If you made it to the castle district I would
for sure go inside the 'Matthis chruch'.
The 'Matyas-templon' isn't completely original
like I explained in previous tip. But the wall paintings
alone inside make it worth a visit.
When you first enter your eyes will need some
time to adjust. Those kind of wall decorations
I had never seen anywhere else.
Another reason to visit the chuch is the small
collection of sacral and religious art.
Some old paintings , a marble statue of sisi ,
that crown you will see appearing here and
there and postcards and so on.
This collection is exhibited on the choir
gallery. So it gives you another point of
vieuw on the interior of the church.
Maybe also interesting to know is the fact that
'Franz Liszt' 'Hungarian coronation mass'
was first performed here. Concerts still take
place here now and then.
We only had 1 day in Budapest and didn’t know exactly where to go (we didn't really plan to stop). First stop was Mathias Church (or MÁTYÁS TEMPLOM), a beautiful church located in the Castle District. Officially, the Church is dedicated to Our Lady but it's been named after Mathias, one of the most famous and loved figures of Hungarian monarchy. It had a tumultuous story and was even converted to a mosque during Ottoman rule, re-created around the renmnant of the church in the the 19th century and then restored after World War II. Although the outside is neo-Gothic in style, the interior has a surprising Byzantine flair with its quite stunning mosaics and frescoes. There is a crypt that can be visited for a fee but it was too early to go.
St. Matthew - or Matyas-templom in Hungarian - is the church where the Hungarian Kings were crowned. That alone makes it a place of outstanding historic significance for the country. Originally the church was dedicated to St. Mary and the name was Church of Our Lady. In the 19th century it got the name of Matthias Corvinus, the most important Hungarian King of the 15th century. It had been Matthias Corvinus who gave order to enlarge and redesign the existing parish church of the German settlers, thus contributed majorly to the appearance of the church.
The Turks later turned the church into a mosque, after Buda's liberation from the Turkish the church fell to the Jesuit order and was reconstructed in Baroque style. In 1867 St. Matthew saw the coronation of Hapsburg Emperor Franz Joseph I and Elisabeth to Hungarian King and Queen (on which occasion Franz Liszt composed his famous coronation Mass).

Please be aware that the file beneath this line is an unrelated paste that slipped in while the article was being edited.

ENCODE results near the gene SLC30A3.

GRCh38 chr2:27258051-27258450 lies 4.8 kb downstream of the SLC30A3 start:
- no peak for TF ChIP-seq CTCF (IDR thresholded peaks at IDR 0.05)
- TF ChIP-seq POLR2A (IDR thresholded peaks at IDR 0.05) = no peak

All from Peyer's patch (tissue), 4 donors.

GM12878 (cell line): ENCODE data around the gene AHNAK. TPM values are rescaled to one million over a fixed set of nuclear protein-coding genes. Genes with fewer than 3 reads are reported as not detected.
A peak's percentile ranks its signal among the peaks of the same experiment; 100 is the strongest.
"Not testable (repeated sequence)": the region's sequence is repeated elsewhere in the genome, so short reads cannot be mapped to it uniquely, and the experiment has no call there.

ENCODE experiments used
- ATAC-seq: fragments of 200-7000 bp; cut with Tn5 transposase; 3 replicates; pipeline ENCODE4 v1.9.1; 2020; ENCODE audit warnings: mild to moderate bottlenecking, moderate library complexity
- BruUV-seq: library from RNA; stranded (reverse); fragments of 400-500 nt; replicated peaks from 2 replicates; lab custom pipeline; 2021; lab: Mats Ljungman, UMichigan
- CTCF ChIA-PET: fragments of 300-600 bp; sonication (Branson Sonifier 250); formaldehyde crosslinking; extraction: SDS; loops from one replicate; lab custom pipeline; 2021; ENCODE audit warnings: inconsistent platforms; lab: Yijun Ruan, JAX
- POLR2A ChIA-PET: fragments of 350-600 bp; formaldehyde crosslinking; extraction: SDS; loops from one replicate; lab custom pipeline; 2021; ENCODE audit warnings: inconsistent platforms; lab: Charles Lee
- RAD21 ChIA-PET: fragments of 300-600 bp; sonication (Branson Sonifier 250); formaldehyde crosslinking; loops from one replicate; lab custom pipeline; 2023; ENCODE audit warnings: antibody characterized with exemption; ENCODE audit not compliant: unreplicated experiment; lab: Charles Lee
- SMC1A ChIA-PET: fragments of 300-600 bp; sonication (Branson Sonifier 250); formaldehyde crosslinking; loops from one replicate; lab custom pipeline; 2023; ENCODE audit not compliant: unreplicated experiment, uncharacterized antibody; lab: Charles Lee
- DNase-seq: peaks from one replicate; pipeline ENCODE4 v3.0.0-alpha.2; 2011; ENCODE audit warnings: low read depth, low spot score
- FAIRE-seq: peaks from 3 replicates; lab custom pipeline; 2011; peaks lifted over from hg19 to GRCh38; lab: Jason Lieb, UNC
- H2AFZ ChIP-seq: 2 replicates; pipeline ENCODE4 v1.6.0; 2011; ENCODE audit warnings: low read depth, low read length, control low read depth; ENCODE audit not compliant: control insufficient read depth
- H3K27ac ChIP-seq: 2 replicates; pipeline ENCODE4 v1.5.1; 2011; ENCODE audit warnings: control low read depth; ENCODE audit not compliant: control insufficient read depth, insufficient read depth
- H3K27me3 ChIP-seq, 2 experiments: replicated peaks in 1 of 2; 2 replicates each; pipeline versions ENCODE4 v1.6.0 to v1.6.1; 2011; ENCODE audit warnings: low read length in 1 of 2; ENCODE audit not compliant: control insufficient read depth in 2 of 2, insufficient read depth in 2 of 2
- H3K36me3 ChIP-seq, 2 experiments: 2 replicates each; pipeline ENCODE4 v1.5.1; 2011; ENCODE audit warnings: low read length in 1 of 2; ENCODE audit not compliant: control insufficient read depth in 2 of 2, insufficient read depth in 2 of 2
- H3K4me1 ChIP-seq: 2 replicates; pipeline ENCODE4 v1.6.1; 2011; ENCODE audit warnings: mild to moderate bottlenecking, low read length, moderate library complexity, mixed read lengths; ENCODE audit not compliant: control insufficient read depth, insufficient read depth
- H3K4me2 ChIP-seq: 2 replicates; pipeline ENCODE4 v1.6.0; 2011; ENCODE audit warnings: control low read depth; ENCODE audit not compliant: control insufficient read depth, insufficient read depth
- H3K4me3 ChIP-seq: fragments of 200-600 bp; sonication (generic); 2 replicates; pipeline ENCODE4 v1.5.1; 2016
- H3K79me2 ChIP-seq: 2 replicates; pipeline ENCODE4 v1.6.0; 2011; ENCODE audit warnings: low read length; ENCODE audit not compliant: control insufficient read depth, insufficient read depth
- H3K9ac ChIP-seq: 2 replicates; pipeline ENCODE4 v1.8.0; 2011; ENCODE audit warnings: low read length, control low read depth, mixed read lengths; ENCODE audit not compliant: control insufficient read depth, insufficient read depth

Unfortunately most of what you see nowadays is 19th century neo-Gothic style. The colourful Zsolnay ceramic tiles on the roof, the tall southern spire, the western facade, the dark fresco decoration inside, the stained glass windows - it's all 19th century. Even the (beautiful) grave of King Bela III and his wife Anne de Chatillon are neo-Gothic 19th century. Basically the only remaining really old piece is the stunning Gothic St. Mary portal at the southern side of the church.
The church is currently undergoing thorough restoration works. Thus the tall southern spire was under scaffolding, the museum and treasure chamber were closed. Unbelievable, but the admission fee was not reduced. Yes, there's an admission fee - HUF 700! You need to buy the ticket vis-a-vis the entrance (south side) before you enter the church.
As you can see from my picture, a portion of the external part of the church was under renovation. The church is quite impressive and can be seen perched on top of Castle Hill in the "Old Town District". The church has a 700 year history and serves as a symbol of the city's rich and yet often tragic history.
The building regained much of its former glory in the 19th century during the great architectual boom. Frigyes Schulek was the architect responsible for much of the work which is visible today. Not only was the church restored to its original 13th century plan but a number of early original Gothic elements were uncovered. He also added some new motifs of his own such as the diamond pattern roof tiles and gargoyles laden spire.